There’s yet another film that Antoine Fuqua is lined up to helm: Variety reports the Training Day director as being the new man for Hunter Killer, which Phillip Noyce was attached to until last month. The project, based on George Wallace and Don Keith‘s Firing Point, follows “an untested submarine captain who must work with a Navy SEAL team to rescue the Russian president, who has been taken prisoner during a military coup, in an effort to stop a rogue Russian general from igniting World War III.”
The script has been written by Jamie Moss, John Kolvenbach, and Arne Schmidt; Neil Moritz and Toby Jaffe are producing alongside Ryan Kavanaugh, CEO of Relativity. Those backers are a good thing for Fuqua, since most of his movies have been falling apart from a lack of concrete financing. This most recently happened with his boxing drama, Southpaw, which is set to star Eminem. Speaking of stars, a previous report claimed that Gerard Butler was in the running to play the captain; this might still hold true, although that means it’s also happening quietly.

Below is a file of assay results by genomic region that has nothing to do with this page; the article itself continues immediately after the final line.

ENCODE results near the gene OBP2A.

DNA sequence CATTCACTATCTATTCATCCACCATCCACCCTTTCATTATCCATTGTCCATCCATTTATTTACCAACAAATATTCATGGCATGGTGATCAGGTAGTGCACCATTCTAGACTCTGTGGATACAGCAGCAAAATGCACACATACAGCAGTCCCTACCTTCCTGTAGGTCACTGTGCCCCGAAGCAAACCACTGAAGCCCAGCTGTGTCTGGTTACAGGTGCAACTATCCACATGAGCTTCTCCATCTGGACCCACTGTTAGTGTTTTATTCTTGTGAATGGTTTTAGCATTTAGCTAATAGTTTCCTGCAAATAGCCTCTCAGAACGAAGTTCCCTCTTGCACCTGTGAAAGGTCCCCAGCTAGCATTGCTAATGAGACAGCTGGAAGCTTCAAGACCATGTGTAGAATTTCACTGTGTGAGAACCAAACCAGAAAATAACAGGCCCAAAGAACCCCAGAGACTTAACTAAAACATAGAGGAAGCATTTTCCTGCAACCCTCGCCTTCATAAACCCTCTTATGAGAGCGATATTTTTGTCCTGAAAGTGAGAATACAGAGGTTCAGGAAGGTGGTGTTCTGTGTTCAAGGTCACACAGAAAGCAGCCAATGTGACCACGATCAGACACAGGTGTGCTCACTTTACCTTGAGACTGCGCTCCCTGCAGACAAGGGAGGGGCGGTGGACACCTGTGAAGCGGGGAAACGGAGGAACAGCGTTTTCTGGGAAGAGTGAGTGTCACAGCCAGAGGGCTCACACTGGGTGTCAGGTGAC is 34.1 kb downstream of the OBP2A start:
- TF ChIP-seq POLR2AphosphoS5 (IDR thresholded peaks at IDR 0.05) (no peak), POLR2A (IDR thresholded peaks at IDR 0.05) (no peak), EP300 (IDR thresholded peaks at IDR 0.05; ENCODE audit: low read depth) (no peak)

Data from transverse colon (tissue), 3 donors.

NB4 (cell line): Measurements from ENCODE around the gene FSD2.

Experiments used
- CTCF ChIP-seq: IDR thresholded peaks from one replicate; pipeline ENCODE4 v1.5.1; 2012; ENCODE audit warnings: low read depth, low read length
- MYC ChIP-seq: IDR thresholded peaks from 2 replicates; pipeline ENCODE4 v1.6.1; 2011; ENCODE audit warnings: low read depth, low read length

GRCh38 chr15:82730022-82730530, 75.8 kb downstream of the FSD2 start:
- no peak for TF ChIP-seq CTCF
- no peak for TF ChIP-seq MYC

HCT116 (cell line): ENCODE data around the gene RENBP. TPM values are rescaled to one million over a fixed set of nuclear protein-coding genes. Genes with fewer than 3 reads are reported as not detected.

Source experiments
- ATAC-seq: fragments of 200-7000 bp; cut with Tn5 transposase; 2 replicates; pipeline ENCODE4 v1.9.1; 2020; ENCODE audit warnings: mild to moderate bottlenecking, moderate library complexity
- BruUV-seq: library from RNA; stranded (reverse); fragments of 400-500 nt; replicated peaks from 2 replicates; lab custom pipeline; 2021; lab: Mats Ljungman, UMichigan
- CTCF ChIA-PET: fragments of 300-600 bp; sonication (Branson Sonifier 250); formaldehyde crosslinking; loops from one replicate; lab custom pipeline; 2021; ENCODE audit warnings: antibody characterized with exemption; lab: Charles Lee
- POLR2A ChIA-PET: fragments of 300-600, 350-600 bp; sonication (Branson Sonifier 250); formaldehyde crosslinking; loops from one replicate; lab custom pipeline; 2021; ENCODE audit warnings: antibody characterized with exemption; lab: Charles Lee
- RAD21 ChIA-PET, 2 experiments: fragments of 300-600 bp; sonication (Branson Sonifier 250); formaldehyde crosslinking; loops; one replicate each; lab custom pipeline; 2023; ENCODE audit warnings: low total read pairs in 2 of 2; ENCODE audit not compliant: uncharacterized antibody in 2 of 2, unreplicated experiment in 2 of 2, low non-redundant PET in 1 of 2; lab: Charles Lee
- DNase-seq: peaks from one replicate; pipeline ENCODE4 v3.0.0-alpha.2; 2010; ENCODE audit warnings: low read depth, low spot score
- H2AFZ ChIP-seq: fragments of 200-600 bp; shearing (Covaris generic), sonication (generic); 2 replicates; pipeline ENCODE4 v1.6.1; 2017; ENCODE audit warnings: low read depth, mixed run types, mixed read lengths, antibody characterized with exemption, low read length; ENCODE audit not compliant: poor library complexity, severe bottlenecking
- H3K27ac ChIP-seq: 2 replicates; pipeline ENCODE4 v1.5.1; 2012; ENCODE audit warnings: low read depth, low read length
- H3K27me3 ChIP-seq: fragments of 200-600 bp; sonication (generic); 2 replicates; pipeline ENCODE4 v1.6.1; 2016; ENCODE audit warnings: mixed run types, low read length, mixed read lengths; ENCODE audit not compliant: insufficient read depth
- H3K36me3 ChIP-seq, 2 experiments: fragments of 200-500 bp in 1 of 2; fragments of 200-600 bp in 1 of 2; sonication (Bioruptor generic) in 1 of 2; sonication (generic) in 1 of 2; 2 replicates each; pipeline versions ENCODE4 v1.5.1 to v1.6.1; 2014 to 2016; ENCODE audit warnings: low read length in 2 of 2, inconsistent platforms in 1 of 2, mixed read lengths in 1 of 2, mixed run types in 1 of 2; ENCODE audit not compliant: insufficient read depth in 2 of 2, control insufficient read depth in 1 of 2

Fuqua is an interesting choice to direct, mainly because of his eclectic filmography that ranges from cop drama (Training Day) to medieval epic (King Arthur). Most of what he’s been attached to for the past year or so has had a different feel from one potential film to the next; even though I’m surprised, it makes sense for him, in some weird way. Part of me is actually excited to know that he might have something locked down. Maybe it’s because his choices won’t be as frustrating to follow, but that at least counts to some degree.
Hunter Killer will open on December 21st, 2012.
Is Fuqua a good replacement for Noyce? Any anticipation for Hunter Killer?
BAMCinématek A new series entitled “Black & White ’Scope: American Cinema” commences this weekend, and, as for the series itself, with a Wilder double-bill on Friday: The Apartment and One, Two, Three. Manhattan screens on Saturday, while The Hustler can be seen this Sunday. Museum of the Moving Image The Gordon Willis tribute concludes with […]
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